Head film critic for Mountain Xpress from December 2000 until his death in June 2016. Author of books "Ken Russell's Films," "Charlie Chan at the Movies," "A Critical Guide to Horror Film Series," "Tim Burton: An Unauthorized Biography of the Filmmaker."

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9 thoughts on “Knight and Day

  1. luluthebeast

    If it had an actual script it would have been a loy better! I didn’t think Cruise and Diaz were too bad together, but they were given nothing to work with.

  2. Ken Hanke

    Say this movie was cut down to 70 minutes and starred Clive Owen instead of Tom Cruise – would it work then?

    It did. It was called Shoot ‘Em Up.

  3. Ken Hanke

    I didn’t think Cruise and Diaz were too bad together

    Neither did I and I don’t much care for either of them, but, you know, I want something more than “not too bad together” out of my leads, especially in a movie that wants to dazzle me with their chemistry, charisma and charm.

  4. luluthebeast

    That’s one of the reasons the movie was just
    “adequate”, but then so many of the movies this summer are just “adequate”.

    Except the A-TEAM of course!

  5. DrSerizawa

    I think that the ship sailed on this sort of spoofy buddy action flick years ago. It might have been a hit in the 90s, but the genre has been beaten to death.

  6. golden cindy

    Just saw this. First impression: everyone had really really white teeth. The nerd kid did not. That’s about it for me.

  7. Scichick

    DrSerizawa has a point when he says …

    ” [I] think that the ship sailed on this sort of spoofy buddy action flick years ago. It might have been a hit in the 90s, but the genre has been beaten to death.”

    IMO this is statement is analogous to Tom Cruise’s career.

    When an actor is in his mid-late 40’s is trying to rebuild a career from some unfortunate incidents/comments, the last thing he needs to do is try to play a role (like this) that is better suited for a late 20’s actor with attitude (And, yes; I know that **was** Mr. Cruise in the 90’s).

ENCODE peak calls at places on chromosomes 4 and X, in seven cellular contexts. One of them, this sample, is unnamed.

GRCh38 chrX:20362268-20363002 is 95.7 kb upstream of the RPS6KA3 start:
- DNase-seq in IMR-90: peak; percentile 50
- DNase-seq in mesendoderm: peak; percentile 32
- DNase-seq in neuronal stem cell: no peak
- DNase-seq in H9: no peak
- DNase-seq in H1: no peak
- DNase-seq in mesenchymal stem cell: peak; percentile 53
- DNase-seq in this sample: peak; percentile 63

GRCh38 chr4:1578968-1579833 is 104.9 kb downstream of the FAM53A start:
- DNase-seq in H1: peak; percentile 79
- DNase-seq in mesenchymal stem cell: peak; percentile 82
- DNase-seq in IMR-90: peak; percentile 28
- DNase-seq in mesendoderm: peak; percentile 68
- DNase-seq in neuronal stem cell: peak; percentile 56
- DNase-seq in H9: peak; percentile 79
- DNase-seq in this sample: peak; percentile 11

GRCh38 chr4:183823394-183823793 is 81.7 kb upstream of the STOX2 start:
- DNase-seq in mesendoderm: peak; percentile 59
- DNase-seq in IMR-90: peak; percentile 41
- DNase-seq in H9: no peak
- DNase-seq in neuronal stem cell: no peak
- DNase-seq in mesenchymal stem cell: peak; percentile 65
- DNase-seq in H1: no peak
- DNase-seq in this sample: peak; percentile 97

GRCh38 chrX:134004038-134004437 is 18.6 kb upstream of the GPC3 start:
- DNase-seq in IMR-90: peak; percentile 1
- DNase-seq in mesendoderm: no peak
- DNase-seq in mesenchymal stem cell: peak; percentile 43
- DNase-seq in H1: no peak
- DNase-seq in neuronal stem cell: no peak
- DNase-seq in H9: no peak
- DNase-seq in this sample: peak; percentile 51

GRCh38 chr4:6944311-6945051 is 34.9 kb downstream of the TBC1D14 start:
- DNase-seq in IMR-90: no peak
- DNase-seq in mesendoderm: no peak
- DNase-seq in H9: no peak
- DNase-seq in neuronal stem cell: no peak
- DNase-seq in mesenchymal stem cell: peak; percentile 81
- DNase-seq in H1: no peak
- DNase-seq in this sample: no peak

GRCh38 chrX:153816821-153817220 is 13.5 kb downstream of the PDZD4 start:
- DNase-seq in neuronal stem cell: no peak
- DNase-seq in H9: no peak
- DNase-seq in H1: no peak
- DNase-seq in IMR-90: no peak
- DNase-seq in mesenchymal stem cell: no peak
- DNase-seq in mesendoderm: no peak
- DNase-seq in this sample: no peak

For me (admittedly dragged to this movie by another and not that keen to start with), the major downfall of the flick was the semi-comedy-semi-parody-semi-action nature of the movie.

    It came off hokey.

    Who knows, but I think it may have worked better with a different male lead. Also although Ms. Diaz was competent, if not dazzling, in this role then … perhaps this film would have been a it with a more [genuinely & believe-ably] naive female actress and a semi established actor with an edge. This is not me being age-ist, I’m trying to imagine how the film may have worked if the casting was different!

  8. Pepi Acebo

    This movie was hokey. And a hell of a lot of fun.

    Very playful camera angles. Funny (I can’t believe they just did that) shots. Watching a fight scene from outside a plane? Getting the protagonist (Diaz) out of tight spots by having them fade in and out of consciousness?

    Yes, it’s ridiculous. And ridiculously fun.

    A lot better (and more believable) than Salt.

    Yes, you knew the battery was going to explode. And that those people were his parents. But everything else?

    It’s a the brew-and-view. Worth all $3 and more.